When you double the size of your company, most critical roles become bigger as their scope and impact increase to accommodate the needs of the business. This means you not only need to decide if current incumbents are the right fit, but you may also need to create new roles and consider the best talent for those roles as well.  

Duda says successful M&A CEOs observe new leaders in action and at the same time develop a consistent, objective, and transparent talent planning process to ensure the right person is in the right role. 

There’s also the matter of business process duplication. It’s common for the acquiring company to insist that their process approach is used in the newly merged company. This can demoralize people on the receiving end, especially if their processes are objectively more effective.  

Teams that have developed these processes feel pride for what their business processes have allowed their company to achieve. “While it’s critical to state non-negotiable decisions, an objective review of both talent and business processes is important for long-term success and buy-in,” says Duda.

“Establishing a cultural baseline and creating a one-company culture should be at the heart of your integration strategy. But it’s not enough to just say what the culture is. Leaders need to live it.”

M&A Lesson #4: Focus on Your Customers 

“Nothing changes until it changes,” says Duda, a phrase she coined when she led a mega-merger a few decades ago. It underscores the reality that for most employees during a merger, their day-to-day work doesn’t change quickly, if at all. 

“Executives are in the eye of the storm—they’re surrounded by significant change and constant decision-making,” says Duda. “A merger creates uncertainty, which can be distracting to many. But for 75% of the organization, their work remains the same.” This can create a disconnect between top leadership, employees, and customers. The key, she says, is to maintain focus on what matters most.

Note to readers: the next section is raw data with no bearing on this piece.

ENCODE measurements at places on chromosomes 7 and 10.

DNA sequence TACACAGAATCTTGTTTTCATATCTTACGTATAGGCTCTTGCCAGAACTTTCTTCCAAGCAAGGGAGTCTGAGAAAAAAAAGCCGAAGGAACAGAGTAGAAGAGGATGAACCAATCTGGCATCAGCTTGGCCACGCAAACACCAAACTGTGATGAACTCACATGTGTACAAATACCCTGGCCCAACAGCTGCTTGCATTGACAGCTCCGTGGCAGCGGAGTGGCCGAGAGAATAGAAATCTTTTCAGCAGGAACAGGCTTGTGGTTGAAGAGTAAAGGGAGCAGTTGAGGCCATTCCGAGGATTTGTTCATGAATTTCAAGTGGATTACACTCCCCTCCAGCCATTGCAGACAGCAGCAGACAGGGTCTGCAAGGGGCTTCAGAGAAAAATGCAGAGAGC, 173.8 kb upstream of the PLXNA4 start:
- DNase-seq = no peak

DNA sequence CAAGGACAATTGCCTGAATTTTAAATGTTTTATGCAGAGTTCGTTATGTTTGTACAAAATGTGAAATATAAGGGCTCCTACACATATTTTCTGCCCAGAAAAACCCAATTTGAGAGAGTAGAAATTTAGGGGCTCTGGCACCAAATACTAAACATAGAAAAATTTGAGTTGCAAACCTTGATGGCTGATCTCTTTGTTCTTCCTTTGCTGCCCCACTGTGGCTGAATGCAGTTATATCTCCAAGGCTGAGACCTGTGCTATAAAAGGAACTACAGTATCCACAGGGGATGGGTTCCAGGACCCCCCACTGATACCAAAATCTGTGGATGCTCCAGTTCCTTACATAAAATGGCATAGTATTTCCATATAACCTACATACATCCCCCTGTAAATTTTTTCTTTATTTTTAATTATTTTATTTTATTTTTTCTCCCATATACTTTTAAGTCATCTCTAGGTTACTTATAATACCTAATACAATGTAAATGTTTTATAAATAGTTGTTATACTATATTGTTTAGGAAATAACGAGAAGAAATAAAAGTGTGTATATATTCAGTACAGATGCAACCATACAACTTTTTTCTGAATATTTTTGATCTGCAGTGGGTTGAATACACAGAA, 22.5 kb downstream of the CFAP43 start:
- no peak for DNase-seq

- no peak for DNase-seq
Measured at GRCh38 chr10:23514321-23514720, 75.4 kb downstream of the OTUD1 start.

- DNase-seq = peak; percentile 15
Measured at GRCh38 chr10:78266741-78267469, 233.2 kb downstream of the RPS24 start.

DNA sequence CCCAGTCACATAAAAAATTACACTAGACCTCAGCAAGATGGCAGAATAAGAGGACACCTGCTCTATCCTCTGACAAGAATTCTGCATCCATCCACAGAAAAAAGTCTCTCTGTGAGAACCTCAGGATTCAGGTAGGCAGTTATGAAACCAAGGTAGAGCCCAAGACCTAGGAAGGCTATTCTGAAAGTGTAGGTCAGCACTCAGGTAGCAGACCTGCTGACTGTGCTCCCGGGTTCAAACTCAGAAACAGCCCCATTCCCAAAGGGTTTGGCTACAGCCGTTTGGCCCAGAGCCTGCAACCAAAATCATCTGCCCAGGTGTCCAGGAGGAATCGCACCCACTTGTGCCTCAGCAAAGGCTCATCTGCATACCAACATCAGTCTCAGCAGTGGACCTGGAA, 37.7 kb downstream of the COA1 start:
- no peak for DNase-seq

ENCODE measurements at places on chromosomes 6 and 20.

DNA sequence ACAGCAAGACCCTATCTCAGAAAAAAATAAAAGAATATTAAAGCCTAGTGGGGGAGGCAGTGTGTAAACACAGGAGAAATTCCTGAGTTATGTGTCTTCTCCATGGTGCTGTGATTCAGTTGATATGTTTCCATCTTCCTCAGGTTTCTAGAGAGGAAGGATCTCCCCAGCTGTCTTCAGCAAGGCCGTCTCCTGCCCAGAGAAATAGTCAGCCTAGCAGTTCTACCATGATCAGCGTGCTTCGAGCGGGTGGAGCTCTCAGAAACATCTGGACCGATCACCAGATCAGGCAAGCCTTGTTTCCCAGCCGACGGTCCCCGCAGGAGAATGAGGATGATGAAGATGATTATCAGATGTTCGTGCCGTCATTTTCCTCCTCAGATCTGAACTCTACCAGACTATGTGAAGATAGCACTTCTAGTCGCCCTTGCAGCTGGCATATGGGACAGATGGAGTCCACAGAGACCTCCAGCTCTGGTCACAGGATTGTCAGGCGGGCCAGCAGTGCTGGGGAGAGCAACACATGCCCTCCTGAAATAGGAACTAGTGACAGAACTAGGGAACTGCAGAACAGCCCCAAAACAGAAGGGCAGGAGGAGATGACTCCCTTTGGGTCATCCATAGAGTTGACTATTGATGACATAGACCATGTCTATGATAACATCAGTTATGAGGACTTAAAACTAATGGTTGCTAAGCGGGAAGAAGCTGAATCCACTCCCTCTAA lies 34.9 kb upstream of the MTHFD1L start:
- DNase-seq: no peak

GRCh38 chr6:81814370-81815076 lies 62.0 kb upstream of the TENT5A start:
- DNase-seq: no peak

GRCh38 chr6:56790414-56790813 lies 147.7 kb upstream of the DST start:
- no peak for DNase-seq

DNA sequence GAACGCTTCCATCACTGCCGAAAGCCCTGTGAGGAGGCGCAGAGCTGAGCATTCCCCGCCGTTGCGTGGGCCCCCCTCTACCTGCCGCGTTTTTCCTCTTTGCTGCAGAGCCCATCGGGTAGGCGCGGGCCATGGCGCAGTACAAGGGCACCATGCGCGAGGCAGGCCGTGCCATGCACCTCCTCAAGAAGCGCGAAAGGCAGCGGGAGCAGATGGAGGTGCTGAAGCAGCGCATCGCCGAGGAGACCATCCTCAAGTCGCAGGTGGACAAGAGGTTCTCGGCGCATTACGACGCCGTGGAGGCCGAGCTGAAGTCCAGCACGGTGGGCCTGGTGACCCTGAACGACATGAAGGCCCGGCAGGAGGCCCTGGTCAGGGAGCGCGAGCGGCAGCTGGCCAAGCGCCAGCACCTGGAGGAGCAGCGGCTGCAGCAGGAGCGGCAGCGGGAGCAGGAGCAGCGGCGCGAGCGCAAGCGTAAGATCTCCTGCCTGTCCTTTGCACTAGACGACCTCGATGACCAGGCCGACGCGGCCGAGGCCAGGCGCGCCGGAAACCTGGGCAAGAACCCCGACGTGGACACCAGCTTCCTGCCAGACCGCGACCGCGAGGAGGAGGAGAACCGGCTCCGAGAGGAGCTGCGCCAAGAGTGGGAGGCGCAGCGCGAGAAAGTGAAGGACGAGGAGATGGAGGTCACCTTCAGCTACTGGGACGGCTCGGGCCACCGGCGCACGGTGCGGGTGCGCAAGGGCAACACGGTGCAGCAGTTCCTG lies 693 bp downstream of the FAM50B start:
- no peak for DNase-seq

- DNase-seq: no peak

One way to maintain focus and engagement is to rally teams around the newly created company’s three-to-five “must-be-great-ats.” These are the value drivers for which the premise of the merger is based. Communicate the vision for these business capabilities and why they matter to customers and to the company’s future.

M&A Lesson #5: Prioritize Culture 

Almost every merger-related press release includes an optimistic proclamation on the similarity of Company A’s and Company B’s cultures. “This is one of the riskiest assumptions to make without quantitative data affirming cultural similarities and differences,” says Duda.  

The successful CEOs Duda has worked with say that gaining an accurate culture baseline was vital. From there, the goal was to create the new company's aspirational culture tied to its strategic objectives, asking the following questions:

  • What are the cultural similarities and differences? 
  • Where are we today? 
  • Where do we want to go in the future? 

“Employees want to know the new rules of the road and what great looks like in order to be successful. And leaders play a crucial role in culture integration,” says Duda. “When they can emotionally connect with and model the newly formed company’s values, everyone else will begin to shift in the same direction.”  

It’s critical that all actions at the top are culturally consistent, she adds, especially during times of change when everyone is watching. 

"Establishing a cultural baseline and creating a one-company culture should be at the heart of your integration strategy. But it’s not enough to just say what the culture is," says Duda. “Leaders need to live it.” 

Organization Strategy

Change starts with people

Build a Winning Newco Organization 

A careful selection of a CEO’s new teams and laser focus on people issues are vital to creating a winning organization. But those aren’t the only best practices to follow when embarking on a merger and acquisition. Find more M&A insights here.